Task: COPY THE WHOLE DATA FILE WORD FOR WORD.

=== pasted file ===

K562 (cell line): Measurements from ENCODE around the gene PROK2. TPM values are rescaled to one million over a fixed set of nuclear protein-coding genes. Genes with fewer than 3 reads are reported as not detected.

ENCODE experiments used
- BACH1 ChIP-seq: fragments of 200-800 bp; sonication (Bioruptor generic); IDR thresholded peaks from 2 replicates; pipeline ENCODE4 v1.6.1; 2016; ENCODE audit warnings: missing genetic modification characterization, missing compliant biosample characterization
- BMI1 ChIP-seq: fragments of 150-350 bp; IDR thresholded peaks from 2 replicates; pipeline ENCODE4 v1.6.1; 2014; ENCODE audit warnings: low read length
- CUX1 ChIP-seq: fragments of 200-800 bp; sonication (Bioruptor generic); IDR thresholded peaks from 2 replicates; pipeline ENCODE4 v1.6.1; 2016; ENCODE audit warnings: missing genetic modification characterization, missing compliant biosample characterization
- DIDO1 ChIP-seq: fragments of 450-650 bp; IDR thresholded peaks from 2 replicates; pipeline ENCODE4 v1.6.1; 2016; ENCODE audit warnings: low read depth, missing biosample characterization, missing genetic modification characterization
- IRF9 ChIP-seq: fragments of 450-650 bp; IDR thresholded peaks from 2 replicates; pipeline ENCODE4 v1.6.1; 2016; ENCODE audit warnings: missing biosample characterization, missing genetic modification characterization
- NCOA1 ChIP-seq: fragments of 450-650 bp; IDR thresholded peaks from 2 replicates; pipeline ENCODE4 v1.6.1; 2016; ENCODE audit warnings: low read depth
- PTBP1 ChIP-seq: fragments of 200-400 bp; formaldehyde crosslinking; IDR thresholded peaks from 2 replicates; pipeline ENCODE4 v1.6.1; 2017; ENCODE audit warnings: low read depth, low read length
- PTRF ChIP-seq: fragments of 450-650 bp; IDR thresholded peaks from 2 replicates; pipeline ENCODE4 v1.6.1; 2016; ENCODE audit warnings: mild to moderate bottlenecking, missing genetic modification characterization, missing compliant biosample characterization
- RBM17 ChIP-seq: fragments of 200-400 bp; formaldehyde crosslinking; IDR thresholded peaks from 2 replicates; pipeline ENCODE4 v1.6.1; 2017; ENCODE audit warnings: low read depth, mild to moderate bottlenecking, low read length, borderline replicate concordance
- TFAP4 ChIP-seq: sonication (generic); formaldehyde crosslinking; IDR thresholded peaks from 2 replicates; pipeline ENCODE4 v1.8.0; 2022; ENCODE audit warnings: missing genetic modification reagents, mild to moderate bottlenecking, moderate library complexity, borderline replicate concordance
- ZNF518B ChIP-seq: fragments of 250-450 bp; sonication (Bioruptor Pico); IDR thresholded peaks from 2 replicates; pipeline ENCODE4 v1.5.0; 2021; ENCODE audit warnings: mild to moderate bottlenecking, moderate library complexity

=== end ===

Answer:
K562 (cell line): Measurements from ENCODE around the gene PROK2. TPM values are rescaled to one million over a fixed set of nuclear protein-coding genes. Genes with fewer than 3 reads are reported as not detected.

ENCODE experiments used
- BACH1 ChIP-seq: fragments of 200-800 bp; sonication (Bioruptor generic); IDR thresholded peaks from 2 replicates; pipeline ENCODE4 v1.6.1; 2016; ENCODE audit warnings: missing genetic modification characterization, missing compliant biosample characterization
- BMI1 ChIP-seq: fragments of 150-350 bp; IDR thresholded peaks from 2 replicates; pipeline ENCODE4 v1.6.1; 2014; ENCODE audit warnings: low read length
- CUX1 ChIP-seq: fragments of 200-800 bp; sonication (Bioruptor generic); IDR thresholded peaks from 2 replicates; pipeline ENCODE4 v1.6.1; 2016; ENCODE audit warnings: missing genetic modification characterization, missing compliant biosample characterization
- DIDO1 ChIP-seq: fragments of 450-650 bp; IDR thresholded peaks from 2 replicates; pipeline ENCODE4 v1.6.1; 2016; ENCODE audit warnings: low read depth, missing biosample characterization, missing genetic modification characterization
- IRF9 ChIP-seq: fragments of 450-650 bp; IDR thresholded peaks from 2 replicates; pipeline ENCODE4 v1.6.1; 2016; ENCODE audit warnings: missing biosample characterization, missing genetic modification characterization
- NCOA1 ChIP-seq: fragments of 450-650 bp; IDR thresholded peaks from 2 replicates; pipeline ENCODE4 v1.6.1; 2016; ENCODE audit warnings: low read depth
- PTBP1 ChIP-seq: fragments of 200-400 bp; formaldehyde crosslinking; IDR thresholded peaks from 2 replicates; pipeline ENCODE4 v1.6.1; 2017; ENCODE audit warnings: low read depth, low read length
- PTRF ChIP-seq: fragments of 450-650 bp; IDR thresholded peaks from 2 replicates; pipeline ENCODE4 v1.6.1; 2016; ENCODE audit warnings: mild to moderate bottlenecking, missing genetic modification characterization, missing compliant biosample characterization
- RBM17 ChIP-seq: fragments of 200-400 bp; formaldehyde crosslinking; IDR thresholded peaks from 2 replicates; pipeline ENCODE4 v1.6.1; 2017; ENCODE audit warnings: low read depth, mild to moderate bottlenecking, low read length, borderline replicate concordance
- TFAP4 ChIP-seq: sonication (generic); formaldehyde crosslinking; IDR thresholded peaks from 2 replicates; pipeline ENCODE4 v1.8.0; 2022; ENCODE audit warnings: missing genetic modification reagents, mild to moderate bottlenecking, moderate library complexity, borderline replicate concordance
- ZNF518B ChIP-seq: fragments of 250-450 bp; sonication (Bioruptor Pico); IDR thresholded peaks from 2 replicates; pipeline ENCODE4 v1.5.0; 2021; ENCODE audit warnings: mild to moderate bottlenecking, moderate library complexity